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Aides worried over Bill Clinton's conflicts of interest at Clinton Foundation, emails show

Just days away from the presidential election, WikiLeaks continues its daily release of hacked emails from the personal account of John Podesta, Hillary Clinton’s campaign chairman. 

These emails, released Friday, Nov. 4, 2016, include exchanges in which top Clinton advisers complain about Chelsea Clinton’s “chatter” about her internal investigation into CGI and the Clinton Foundation, discuss the handling of conflicts of interest for Bill Clinton at CGI, and weigh in on whether the campaign should accept donations from foreign registered agents. 

Here are some of the most interesting emails: 

January 2012: Bill Clinton advisers complain that Chelsea Clinton is telling people like Bush’s daughter about her audit of CGI

Doug Band, a former top aide to president Bill Clinton and a former Clinton Global Initiative board member, wrote that he had heard from a friend of Bill Clinton’s that Chelsea Clinton (“cvc” in his emails) had told a Bush daughter “that she is conducting an internal investigation of money within the foundation from cgi to the foundation.”

“I have heard more and more chatter of cvc [Chelsea Victoria Clinton] and bari talking about lots of what is going on internally to people,” Band continued. “The bush kid then told someone else who then told an operative within the republican party. Not smart.”

Podesta said in response: “You are perfecting your skills for understatement.”

In an email released in a previous WikiLeaks batch, Chelsea Clinton had written to Podesta in November of 2011 about her concerns with Band and the potential conflicts of interest posed with his consulting company, Teneo. 

“My father was told today of explicit examples at CGI of Doug/ Teneo pushing for - and receiving - free memberships - and of multiple examples of Teneo ‘hustling’ business at CGI - and of people now having quit at CGI,” Clinton had said. 

November 2011: Justin Cooper worries about how to handle Bill Clinton’s potential conflicts of interest at the Clinton Global Initiative

Doug Band commented in a 2011 email about how he had “signed a conflict of interest policy” paper as a Clinton Global Initiative board member. He noted, however that, “oddly, wjc does not have to sign such a document even though he is personally paid by 3 cgi sponsors, gets many expensive gifts from them, some that are at home etc.” 

Justin Cooper, another longtime aide to former President Clinton, wrote back: “I think there WJC may have some real serious conflicts if we start to make too many rules. It may be time to update some procedures but we can not ignore the nexus of WJC’s life.”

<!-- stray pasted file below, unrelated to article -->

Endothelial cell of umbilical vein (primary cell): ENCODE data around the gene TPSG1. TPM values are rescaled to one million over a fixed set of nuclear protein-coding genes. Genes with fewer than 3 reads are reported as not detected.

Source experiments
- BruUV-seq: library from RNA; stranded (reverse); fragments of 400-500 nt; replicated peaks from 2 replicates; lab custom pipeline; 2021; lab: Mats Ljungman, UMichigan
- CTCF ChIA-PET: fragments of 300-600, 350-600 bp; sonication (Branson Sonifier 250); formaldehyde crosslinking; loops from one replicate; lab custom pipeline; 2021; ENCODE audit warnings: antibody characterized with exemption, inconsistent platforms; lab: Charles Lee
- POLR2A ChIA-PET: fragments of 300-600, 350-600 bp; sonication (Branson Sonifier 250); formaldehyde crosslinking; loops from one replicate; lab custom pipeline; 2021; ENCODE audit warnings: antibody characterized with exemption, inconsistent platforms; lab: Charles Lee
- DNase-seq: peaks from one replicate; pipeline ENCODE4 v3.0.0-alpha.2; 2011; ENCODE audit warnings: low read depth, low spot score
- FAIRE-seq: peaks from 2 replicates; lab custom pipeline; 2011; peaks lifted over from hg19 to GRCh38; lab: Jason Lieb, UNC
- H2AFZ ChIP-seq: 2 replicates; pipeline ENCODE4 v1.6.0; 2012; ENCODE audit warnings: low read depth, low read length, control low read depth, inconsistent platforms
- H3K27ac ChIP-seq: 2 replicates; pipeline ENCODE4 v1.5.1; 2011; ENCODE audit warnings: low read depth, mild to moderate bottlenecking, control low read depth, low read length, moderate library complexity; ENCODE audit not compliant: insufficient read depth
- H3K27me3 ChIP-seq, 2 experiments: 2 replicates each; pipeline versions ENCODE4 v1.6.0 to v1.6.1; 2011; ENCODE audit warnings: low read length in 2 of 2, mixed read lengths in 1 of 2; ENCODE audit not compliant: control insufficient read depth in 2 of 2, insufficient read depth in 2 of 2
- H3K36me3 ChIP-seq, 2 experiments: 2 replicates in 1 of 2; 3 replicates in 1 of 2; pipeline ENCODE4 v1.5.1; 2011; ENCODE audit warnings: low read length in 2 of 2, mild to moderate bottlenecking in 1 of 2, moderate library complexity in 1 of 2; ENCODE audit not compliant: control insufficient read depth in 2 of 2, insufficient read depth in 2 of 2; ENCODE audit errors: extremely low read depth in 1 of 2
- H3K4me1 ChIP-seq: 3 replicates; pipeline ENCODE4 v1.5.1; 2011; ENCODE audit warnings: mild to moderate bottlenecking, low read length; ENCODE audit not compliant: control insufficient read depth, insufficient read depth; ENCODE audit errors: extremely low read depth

April 2015: Staffers debate whether to accept donations from lobbyists with foreign ties (or who are foreign registered agents) directly or in their capacity as bundlers for the campaign.

Dennis Cheng, the Clinton campaign’s national finance director, wrote this in a 2015 email: “We really need [to] make a policy decision on this soon - whether we are allowing those lobbying on behalf of foreign governments to raise $ for the campaign. Or case by case.” 

Jesse Ferguson, a campaign spokesperson, asked in response, “is there anyway to ballpark what percent of our donor base this would apply to (aka how much money we’re throwing away)”? 

Then, after a comprehensive list about donors is sent around, Cheng wrote, “I feel like we are leaving a good amount of money on the table (both for primary and general, and then DNC and state parties)… and how do we explain to people that we’ll take money from a corporate lobbyist but not them; that the Foundation takes $ from foreign govts but we now won’t.” 

Later, Marc Elias, the campaign’s general counsel offered the option of accepting money from foreign registered agents on a case-by-case basis. 

“It seems odd to say that someone who represents Alberta, Canada can’t give, but a lobbyist for Phillip Morris can,” Elias said in an email. “Just as we vet lobbyists case by case, I would do the same with FARA. While this may lead to a large number of FARA registrants being denied, it would not be a flat our ban. A total ban feels arbitrary and will engender the same eye-rolling and ill will that it did for Obama.”

Robby Mook, Clinton’s campaign manager, weighed in with this final statement on accepting those donations: “[W]e are ok taking the money BUT any FARA needs to be kicked up for consideration by research/comms”.

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